Mrs. King said the Danab commandos were being advised remotely by American trainers when they came under attack.
“There were no U.S. forces accompanying Somali forces during this operation,” Mrs. King said in an email. “U.S. forces were conducting a remote advise-and-assist mission in support of designated Somali partner forces.”
Galkayo is a divided city that sits on a fault line between two major clans, and it is on a major smuggling route used by militants traveling between Al Shabab’s heartland in southern Somalia and the northern part of the country. The city has been a focus of Shabab interdiction efforts by the Danab and other Somali government forces.
Mrs. King said fighting between Al Shabab and Somali forces was delaying the Africa Command’s assessment of the airstrike, the seventh overall this year against the militants, but the first since Jan. 19, the day before President Biden’s inauguration.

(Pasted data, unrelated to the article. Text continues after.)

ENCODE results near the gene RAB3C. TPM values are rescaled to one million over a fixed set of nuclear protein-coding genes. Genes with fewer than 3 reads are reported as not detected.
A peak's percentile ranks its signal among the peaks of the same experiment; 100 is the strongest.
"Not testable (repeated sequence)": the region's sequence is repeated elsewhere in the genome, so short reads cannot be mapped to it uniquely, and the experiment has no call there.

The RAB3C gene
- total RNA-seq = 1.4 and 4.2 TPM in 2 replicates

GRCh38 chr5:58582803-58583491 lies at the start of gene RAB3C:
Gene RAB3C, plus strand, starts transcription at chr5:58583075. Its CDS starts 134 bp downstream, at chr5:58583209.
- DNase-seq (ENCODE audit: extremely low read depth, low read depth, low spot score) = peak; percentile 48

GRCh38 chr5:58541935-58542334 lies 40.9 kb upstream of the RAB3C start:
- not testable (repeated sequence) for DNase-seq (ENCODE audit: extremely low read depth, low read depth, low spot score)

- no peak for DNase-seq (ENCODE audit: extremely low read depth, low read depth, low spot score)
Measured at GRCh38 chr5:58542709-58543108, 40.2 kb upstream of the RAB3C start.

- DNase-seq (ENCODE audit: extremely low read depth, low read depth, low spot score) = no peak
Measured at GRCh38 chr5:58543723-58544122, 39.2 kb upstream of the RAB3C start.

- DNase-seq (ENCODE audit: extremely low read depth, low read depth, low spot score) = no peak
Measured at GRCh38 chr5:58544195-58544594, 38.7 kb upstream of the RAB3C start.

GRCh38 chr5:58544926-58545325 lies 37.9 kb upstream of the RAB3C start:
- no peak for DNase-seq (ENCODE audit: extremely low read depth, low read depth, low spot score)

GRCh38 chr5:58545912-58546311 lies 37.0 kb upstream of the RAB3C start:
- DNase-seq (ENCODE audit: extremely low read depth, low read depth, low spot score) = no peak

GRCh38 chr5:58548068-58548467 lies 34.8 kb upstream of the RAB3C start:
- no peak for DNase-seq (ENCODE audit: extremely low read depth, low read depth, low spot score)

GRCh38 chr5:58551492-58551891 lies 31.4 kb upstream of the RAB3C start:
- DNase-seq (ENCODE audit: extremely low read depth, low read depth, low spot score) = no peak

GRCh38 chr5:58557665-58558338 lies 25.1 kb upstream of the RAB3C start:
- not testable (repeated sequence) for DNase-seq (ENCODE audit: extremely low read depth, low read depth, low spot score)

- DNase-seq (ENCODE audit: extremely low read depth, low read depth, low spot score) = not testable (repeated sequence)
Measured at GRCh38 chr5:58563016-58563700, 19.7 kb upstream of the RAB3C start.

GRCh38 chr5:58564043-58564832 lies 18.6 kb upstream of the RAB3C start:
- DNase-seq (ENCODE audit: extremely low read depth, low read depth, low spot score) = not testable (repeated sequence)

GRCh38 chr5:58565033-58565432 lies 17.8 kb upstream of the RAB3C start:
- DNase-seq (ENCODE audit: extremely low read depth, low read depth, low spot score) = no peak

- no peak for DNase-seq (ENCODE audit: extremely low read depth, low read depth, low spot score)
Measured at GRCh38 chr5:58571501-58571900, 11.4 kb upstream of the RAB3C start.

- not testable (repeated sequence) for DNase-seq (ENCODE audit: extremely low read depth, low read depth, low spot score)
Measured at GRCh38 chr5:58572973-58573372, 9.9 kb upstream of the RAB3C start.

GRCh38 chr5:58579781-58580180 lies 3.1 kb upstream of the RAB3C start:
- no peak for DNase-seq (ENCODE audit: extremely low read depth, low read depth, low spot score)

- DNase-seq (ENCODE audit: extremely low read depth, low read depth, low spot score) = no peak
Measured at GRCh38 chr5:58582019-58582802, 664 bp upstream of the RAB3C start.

The strike came as the Biden administration was considering whether to reverse the U.S. military withdrawal from Somalia that took place under Mr. Trump.
An interagency review, underway for several months, has not yet been completed, a U.S. official said. But under one option being considered, a smaller number of American troops would be redeployed to military bases in southern Somalia, near the border with Kenya, where Al Shabab’s influence is strongest.
The option of continuing American military operations from bases in northern Kenya — informally known as “over the horizon” — has grown less attractive in recent months since a diplomatic spat between Somalia and Kenya severed air links between the two countries for several weeks.